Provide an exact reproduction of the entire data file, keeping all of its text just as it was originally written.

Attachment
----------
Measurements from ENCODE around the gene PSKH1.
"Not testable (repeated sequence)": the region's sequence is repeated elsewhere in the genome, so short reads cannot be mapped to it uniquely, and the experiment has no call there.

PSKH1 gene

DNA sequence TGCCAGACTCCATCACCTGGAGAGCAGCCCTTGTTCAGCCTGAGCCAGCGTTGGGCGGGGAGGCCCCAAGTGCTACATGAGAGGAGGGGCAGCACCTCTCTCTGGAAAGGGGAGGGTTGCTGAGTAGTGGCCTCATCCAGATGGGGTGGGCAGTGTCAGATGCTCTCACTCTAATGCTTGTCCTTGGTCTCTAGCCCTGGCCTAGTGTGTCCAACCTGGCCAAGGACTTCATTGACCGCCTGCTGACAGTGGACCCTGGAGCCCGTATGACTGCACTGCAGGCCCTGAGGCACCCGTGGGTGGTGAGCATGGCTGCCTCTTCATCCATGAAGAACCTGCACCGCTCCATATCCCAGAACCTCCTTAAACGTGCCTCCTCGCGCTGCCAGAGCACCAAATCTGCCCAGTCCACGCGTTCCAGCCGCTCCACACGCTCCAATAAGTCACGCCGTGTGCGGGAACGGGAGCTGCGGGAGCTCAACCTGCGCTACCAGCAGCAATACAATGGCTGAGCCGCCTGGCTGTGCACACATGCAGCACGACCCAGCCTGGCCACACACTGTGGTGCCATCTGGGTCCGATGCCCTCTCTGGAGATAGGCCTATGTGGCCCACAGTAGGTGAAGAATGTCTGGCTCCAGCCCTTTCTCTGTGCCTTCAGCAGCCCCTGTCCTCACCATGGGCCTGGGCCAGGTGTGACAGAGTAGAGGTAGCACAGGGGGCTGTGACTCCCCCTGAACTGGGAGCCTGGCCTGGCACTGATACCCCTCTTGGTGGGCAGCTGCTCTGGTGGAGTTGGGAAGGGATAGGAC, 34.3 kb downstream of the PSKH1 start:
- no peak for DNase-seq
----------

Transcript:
Measurements from ENCODE around the gene PSKH1.
"Not testable (repeated sequence)": the region's sequence is repeated elsewhere in the genome, so short reads cannot be mapped to it uniquely, and the experiment has no call there.

PSKH1 gene

DNA sequence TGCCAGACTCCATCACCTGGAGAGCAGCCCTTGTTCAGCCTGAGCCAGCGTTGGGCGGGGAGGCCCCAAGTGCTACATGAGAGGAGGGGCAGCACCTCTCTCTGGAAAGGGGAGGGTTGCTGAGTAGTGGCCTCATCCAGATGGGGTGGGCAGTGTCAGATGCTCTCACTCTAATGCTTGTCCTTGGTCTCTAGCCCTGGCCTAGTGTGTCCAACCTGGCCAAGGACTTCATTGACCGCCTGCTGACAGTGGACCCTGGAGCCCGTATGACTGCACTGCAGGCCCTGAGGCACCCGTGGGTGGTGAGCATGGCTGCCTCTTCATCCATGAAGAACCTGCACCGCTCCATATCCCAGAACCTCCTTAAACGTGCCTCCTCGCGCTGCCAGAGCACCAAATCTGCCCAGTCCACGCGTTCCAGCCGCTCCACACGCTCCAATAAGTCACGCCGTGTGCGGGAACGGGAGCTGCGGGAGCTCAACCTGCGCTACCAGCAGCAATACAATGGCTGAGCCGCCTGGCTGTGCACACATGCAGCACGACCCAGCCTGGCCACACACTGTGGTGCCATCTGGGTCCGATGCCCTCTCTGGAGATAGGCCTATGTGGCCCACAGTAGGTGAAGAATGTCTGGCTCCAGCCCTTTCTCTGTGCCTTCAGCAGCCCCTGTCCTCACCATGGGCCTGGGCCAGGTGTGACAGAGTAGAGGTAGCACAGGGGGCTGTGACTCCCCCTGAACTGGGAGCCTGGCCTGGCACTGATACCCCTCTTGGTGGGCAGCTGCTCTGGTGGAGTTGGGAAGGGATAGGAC, 34.3 kb downstream of the PSKH1 start:
- no peak for DNase-seq